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Gov’t begins deliberations on next year’s minimum wage level

Gov’t begins deliberations on next year’s minimum wage level

Posted June. 10, 2022 08:03,   

Updated June. 10, 2022 08:03


Starting Thursday, the Minimum Wage Commission began deliberations on next year’s minimum wage level in earnest. The business sector argues next year’s minimum wage to be maintained at 9,160 won, which is same as this year’s level, because it has been raised so much that most SMEs cannot bear the burden any more. The two major trade unions are asserting that low-income workers are experiencing hardships because of the highest inflation in 14 years, thus they propose to raise the minimum wage by 30% to 11,860 won. A huge difference between the two sides of 2,700 won is signaling this year’s deliberations to become more heated than ever before.

The rate of increase in the minimum wage in Korea has been unprecedented over the past few years. The cumulative increase rate of the minimum wage for the past five years was 44.6%, which is four times higher than the average increase rate of the five developed countries including the U.S., the U.K., Germany, France, and Japan. In terms of the minimum-to average wage ratio of workers, Korea is the highest among OECD member countries. Also, unlike the United States, Canada, and Japan, where the minimum wage is determined differently according to the region and age, etc of the workers, the same criteria are applied to all workers in Korea.

The minimum wage, which has been raised too quickly, has already caused major side effects. In March of this year, the proportion of the self-employed among the total employed fell below 20% for the first time since statistics were compiled. This is because many of the self-employed, bearing the brunt of the increased minimum wage, shut down their businesses permanently during the COVID-19 pandemic. On the other hand, the share of businessowners who run their business without hiring an employee is continuing to increase. Because of the wage burden, unmanned kiosks have been introduced, and employees who had been working at mom-and-pop stores for a long time have been let go, rather than having the owners’ family members come to these establishments to help out. There are many restaurants that are having difficulties due to soaring food prices, and some coffee shop owners are complaining that they make less than the people they hire on a minimum wage. At the same time, however, public officials, public corporations and employees of large companies are almost intact by the minimum wage increase.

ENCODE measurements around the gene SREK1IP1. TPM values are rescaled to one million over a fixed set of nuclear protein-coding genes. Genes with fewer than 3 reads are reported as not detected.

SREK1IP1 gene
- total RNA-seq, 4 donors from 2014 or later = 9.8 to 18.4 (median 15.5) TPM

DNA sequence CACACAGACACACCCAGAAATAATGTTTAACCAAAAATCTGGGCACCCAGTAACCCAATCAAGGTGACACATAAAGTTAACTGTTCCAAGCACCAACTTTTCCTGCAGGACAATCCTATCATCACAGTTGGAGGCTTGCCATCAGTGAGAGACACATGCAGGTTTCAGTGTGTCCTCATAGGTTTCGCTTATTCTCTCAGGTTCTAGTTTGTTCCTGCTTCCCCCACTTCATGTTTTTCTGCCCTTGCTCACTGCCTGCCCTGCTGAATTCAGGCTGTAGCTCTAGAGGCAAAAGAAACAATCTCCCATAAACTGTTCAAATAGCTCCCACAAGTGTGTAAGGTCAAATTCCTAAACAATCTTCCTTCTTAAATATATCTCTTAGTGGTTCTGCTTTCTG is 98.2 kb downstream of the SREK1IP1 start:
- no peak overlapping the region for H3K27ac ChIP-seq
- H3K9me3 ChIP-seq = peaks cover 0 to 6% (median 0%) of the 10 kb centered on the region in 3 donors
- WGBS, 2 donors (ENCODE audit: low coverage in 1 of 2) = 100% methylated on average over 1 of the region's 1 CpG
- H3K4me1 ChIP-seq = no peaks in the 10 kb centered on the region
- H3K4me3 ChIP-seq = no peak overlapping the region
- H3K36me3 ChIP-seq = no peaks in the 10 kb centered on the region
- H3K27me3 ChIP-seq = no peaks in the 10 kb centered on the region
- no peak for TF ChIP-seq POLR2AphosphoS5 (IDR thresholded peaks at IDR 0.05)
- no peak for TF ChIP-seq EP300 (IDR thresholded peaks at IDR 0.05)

This year's consumer price index (CPI) inflation, which is expected to be in the high 4% range, is a factor that should be taken into account when determining the minimum wage. However, with the looming risks of stagflation (inflation in a recession), raising the minimum wage that exceeds inflation may be the worst option to think of. Excessive hikes in the minimum wage are more than likely to increase the burden on businesses, and result in price increases for services and products. A vicious cycle of inflation, once triggered, will lead to consumers closing their wallets, deteriorating the economy, and put the jobs of the underprivileged in the labor market, such as youth, women, and the elderly, at risk first. This is why both the labor and management should pool their wisdom together to promote mutual benefit.